We used a dataset of 3520 proteins, 729 from E. coli, 709 from S. cerevisiae, 1073 from T. thermophilus, and 1009 from human [30]. Three hundred proteins (E. coli 60, S. cerevisiae 60, T. thermophilus 90, human 90) were extracted and randomly partitioned as a blind test dataset. The remaining 3220 proteins were used for method development. Sequences for the proteins were obtained from UniProtKB [42]. The dataset is available from VariBench [43] at [44].

Features

A large number of features were collected to describe characteristics of proteins. These include physicochemical, structural, and composition features that describe properties of entire proteins. The features were generated with three services. PROFEAT [45] calculates structural and physicochemical features from amino acid sequences. PROTEIN RECON [46] provides protein charge density-based electronic properties based on atomic charge density fragments computed from ab initio wave functions. The method is based on the quantum theory of atoms in molecules (QTAIM) [47]. ProtDCal [48] was used to generate sequence-based descriptors. On top of these features we included protein chain length, molecular weight, isoelectric point, CHNSO (carbon, hydrogen, nitrogen, sulphur, oxygen) counts for element types and their frequencies, 6 amino acid group counts and frequencies, count and frequencies of negatively charged, positively charged, hydrophilic and hydrophobic residues, as well as dipeptide counts. After removal of redundant ones we had altogether 2077 features, of which 1437 were from ProFEAT, 140 from PROTEIN RECON, and 19 from ProtDCal. We used sequence-based features since three dimensional structures were not widely available for the proteins for which there was stability information. Further, we wanted to develop a generic predictor and therefore structure-based features were not included.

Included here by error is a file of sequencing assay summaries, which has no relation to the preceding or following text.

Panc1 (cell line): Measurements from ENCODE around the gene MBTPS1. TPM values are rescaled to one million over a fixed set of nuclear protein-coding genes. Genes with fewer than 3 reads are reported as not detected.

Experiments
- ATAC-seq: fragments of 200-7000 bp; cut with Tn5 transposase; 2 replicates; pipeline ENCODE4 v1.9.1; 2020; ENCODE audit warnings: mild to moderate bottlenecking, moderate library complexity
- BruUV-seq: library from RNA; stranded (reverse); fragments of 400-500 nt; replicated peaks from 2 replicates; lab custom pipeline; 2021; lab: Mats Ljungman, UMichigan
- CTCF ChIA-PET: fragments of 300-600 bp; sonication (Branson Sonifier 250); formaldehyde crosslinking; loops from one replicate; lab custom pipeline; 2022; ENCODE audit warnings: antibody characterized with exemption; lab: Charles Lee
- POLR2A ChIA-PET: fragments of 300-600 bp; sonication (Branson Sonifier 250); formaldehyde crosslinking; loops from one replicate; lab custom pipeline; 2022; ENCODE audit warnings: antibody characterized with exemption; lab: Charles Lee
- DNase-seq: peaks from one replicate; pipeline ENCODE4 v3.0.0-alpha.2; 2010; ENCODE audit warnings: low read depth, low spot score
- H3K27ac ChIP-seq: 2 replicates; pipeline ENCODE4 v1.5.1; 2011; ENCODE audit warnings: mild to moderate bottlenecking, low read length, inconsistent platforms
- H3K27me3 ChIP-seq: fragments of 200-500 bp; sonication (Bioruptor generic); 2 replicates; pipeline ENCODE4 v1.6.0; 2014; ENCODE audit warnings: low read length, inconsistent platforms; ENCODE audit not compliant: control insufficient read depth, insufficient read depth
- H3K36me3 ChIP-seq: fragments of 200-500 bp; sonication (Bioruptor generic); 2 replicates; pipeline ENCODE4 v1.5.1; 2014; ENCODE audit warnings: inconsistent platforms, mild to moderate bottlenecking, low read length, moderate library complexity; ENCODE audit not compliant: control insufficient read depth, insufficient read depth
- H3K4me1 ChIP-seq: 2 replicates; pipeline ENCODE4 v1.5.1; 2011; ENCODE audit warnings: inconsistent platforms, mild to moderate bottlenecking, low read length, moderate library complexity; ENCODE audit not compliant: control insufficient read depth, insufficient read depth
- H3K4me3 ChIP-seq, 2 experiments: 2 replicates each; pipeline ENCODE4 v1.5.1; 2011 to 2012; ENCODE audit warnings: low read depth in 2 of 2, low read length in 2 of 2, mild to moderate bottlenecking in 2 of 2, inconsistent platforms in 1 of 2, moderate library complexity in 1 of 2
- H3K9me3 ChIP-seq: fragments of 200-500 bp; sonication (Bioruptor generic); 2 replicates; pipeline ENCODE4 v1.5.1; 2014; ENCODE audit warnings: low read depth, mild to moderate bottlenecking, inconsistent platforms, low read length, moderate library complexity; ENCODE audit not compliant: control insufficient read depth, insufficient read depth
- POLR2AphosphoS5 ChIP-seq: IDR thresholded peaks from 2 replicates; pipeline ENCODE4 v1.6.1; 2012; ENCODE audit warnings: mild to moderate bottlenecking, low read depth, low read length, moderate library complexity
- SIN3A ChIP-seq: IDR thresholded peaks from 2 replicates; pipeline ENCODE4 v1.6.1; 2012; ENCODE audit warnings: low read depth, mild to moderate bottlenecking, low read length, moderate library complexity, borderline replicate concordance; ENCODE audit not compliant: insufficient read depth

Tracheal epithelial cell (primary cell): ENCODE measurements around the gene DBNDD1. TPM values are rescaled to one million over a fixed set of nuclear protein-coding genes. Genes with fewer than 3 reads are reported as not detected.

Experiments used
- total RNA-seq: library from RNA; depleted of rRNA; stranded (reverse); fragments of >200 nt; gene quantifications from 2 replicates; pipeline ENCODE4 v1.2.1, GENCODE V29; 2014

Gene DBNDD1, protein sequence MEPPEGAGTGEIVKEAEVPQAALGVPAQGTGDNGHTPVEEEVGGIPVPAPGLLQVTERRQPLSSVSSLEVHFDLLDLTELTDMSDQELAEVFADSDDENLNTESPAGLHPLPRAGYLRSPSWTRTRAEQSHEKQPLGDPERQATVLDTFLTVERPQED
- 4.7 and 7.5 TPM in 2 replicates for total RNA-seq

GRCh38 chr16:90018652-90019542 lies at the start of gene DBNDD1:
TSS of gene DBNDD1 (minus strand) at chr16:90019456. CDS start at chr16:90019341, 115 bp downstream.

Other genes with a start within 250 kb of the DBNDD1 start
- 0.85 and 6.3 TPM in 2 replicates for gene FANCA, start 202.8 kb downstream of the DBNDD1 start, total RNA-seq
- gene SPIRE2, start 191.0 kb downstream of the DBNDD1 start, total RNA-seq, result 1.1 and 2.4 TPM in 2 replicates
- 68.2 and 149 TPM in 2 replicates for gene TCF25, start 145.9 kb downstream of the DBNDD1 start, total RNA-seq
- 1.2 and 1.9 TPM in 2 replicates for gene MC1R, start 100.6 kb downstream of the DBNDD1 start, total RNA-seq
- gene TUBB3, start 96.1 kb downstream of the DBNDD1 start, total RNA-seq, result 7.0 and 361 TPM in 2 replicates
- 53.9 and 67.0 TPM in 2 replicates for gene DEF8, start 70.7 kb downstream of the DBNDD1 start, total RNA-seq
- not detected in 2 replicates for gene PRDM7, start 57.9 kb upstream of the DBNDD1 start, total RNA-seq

Regression algorithm